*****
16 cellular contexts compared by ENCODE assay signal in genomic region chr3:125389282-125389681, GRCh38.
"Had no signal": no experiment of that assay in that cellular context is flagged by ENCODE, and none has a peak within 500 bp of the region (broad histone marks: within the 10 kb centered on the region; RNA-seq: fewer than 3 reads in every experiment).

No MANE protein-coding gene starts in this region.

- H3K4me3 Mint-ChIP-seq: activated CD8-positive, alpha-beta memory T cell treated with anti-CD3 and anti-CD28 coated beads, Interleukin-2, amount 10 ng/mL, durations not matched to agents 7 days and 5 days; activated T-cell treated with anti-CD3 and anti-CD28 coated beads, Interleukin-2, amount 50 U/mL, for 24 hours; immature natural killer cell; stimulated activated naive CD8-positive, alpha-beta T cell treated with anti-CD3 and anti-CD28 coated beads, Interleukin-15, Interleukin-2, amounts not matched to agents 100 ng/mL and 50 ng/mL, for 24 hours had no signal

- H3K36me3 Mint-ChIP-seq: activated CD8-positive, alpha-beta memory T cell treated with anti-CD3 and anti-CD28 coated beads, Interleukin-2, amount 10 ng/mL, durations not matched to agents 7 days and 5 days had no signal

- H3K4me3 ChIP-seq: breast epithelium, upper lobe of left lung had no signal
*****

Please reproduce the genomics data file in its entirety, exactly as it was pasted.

16 cellular contexts compared by ENCODE assay signal in genomic region chr3:125389282-125389681, GRCh38.
"Had no signal": no experiment of that assay in that cellular context is flagged by ENCODE, and none has a peak within 500 bp of the region (broad histone marks: within the 10 kb centered on the region; RNA-seq: fewer than 3 reads in every experiment).

No MANE protein-coding gene starts in this region.

- H3K4me3 Mint-ChIP-seq: activated CD8-positive, alpha-beta memory T cell treated with anti-CD3 and anti-CD28 coated beads, Interleukin-2, amount 10 ng/mL, durations not matched to agents 7 days and 5 days; activated T-cell treated with anti-CD3 and anti-CD28 coated beads, Interleukin-2, amount 50 U/mL, for 24 hours; immature natural killer cell; stimulated activated naive CD8-positive, alpha-beta T cell treated with anti-CD3 and anti-CD28 coated beads, Interleukin-15, Interleukin-2, amounts not matched to agents 100 ng/mL and 50 ng/mL, for 24 hours had no signal

- H3K36me3 Mint-ChIP-seq: activated CD8-positive, alpha-beta memory T cell treated with anti-CD3 and anti-CD28 coated beads, Interleukin-2, amount 10 ng/mL, durations not matched to agents 7 days and 5 days had no signal

- H3K4me3 ChIP-seq: breast epithelium, upper lobe of left lung had no signal